RemoveDebris: Space junk mission prepares for launch
A mission that will test different methods to clean up space junk is getting ready for launch.
The RemoveDebris spacecraft will attempt to snare a small satellite with a net and test whether a harpoon is an effective garbage grabber.
The probe has been assembled in Surrey and will soon be packed up ready for blast off early next year.
Scientists warn that the growing problem of space debris is putting spacecraft and astronauts at risk.
It is estimated that there are about half a million pieces of man-made rubbish orbiting the Earth, ranging from huge defunct satellites, to spent rocket boosters and nuts and bolts.
Any collisions can cause a great deal of damage, and generate even more pieces of debris.
The RemoveDebris mission is led by the Surrey Space Centre at the University of Surrey.
The assembly of the spacecraft, which is about the size of a washing machine, has taken place at Surrey Satellite Technology Ltd (SSTL) and is almost complete.
Dr Jason Forshaw, project manager on the RemoveDebris team, said: "RemoveDebris will be one of the world's first missions in this area…. We have technologies on here that have never been demonstrated in space before."
The spacecraft will first head for the International Space Station on a resupply rocket.
It will then be unpacked by astronauts before being launched from the orbiter to begin its experiments.
RemoveDebris has its own space junk on board – small satellites. It will release one of these into space and then will use a net to recapture it.
It will also fire a small harpoon at a target plate to see if the technology can accurately work in the weightless environment.
It will finally test future de-orbiting technology. As the orbiter descends to Earth it will deploy a 10sq m sail, which will change the spacecraft's speed and ensure it burns up as it enters the atmosphere.
"It will prevent the spacecraft from becoming space junk itself," explained Dr Forshaw.
The hope is that the technology-testing mission, which has cost £15m, will lead to larger clean-up efforts.
"People are starting to realise the significance of space junk and the problem it presents," Dr Forshaw said.
Scientists estimate that there are about 7,500 tonnes of rubbish in space and we are reaching a critical point. .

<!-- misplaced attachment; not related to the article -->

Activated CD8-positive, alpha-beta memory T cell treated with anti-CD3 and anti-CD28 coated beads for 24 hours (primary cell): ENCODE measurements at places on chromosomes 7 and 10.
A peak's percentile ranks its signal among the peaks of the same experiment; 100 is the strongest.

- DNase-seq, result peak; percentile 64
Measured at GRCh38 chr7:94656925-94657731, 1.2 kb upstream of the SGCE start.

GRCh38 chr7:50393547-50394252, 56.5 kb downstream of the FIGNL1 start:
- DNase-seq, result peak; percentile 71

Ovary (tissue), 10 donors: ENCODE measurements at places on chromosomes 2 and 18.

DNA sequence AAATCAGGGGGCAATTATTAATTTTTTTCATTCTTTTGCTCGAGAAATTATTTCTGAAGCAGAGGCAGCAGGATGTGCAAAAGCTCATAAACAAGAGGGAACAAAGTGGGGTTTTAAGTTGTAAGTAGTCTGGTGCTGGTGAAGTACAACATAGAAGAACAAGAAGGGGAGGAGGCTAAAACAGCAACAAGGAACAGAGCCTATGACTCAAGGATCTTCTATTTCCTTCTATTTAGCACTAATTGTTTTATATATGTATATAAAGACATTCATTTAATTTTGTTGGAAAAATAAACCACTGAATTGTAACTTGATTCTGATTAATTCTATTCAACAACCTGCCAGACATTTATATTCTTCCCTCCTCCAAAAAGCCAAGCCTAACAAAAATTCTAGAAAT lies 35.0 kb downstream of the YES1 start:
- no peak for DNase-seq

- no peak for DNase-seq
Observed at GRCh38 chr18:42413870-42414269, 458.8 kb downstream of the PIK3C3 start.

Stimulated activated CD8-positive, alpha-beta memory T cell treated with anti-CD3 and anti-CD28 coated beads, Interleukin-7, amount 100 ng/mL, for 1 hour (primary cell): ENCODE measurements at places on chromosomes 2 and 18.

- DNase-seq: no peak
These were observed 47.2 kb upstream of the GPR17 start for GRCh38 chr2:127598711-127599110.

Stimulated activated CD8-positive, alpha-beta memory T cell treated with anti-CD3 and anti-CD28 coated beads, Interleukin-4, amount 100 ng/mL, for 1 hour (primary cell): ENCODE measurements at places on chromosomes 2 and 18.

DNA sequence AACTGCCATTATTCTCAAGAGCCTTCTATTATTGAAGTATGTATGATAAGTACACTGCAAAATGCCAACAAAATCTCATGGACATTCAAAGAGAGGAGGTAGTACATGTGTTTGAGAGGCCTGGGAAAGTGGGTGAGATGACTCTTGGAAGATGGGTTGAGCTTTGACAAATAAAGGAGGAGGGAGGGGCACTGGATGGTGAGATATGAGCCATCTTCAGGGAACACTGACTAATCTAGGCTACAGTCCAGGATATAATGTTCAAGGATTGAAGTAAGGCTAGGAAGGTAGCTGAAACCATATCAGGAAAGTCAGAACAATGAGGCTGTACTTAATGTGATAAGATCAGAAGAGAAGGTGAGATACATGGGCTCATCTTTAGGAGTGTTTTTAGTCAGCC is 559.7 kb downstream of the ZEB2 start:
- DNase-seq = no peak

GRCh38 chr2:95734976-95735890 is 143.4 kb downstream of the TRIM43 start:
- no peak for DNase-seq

Dr Hugh Lewis, senior lecturer in aerospace engineering at the University of Southampton, said: "For some people, space debris is one of these things that is out of sight, out of mind.
"But from my perspective it is one of the worst environmental catastrophes that we have encountered."
Even very small pieces of junk can do a great deal of damage.
Last year a loose fleck of paint is thought to have caused a crack in a window on the International Space Station.
The largest pieces, though, present a pressing problem.
In 2012, a European satellite called Envisat, the size of a double decker bus, suddenly stopped working.
Since then it's been circling the Earth, threatening other key satellites in its path.
Dr Lewis explained: "The biggest pieces of space debris have huge amounts of mass in them. If they were to be hit by something, they would release all that mass in the form of thousands and thousands of more fragments."
More debris, could lead to more collisions – a cascade effect known as the Kessler syndrome. The fear is that space could eventually become inoperable.
"The environment provides us with really important services – like navigation, timing, communications, weather forecasting and so on," Dr Lewis added.
"The worst case scenario is probably the loss of some vital satellites… it would mean stepping back probably decades in terms of our technology we take for granted on Earth."
The European Space Agency is now looking at how larger satellites like Envisat can be destroyed – but cleaning up space piece by piece will be difficult and extremely expensive.
International space guidelines suggest that satellites should de-orbit themselves after 25 years – but it is difficult to ensure everyone plays by the rules.
Some experts are also concerned that the new push to launch small satellites (known as cubesats) in increasingly large numbers could add to the problem.
Martin Pointer from SSTL said: " Space junk is definitely a concern for us. As more and more satellites are put up – especially some of the constellations of small satellites – the likelihood of collisions is much greater.
"I think it's our responsibility to ensure we don't cause more junk in space and find ways of either removing those at the end of life or for mitigating against problems."
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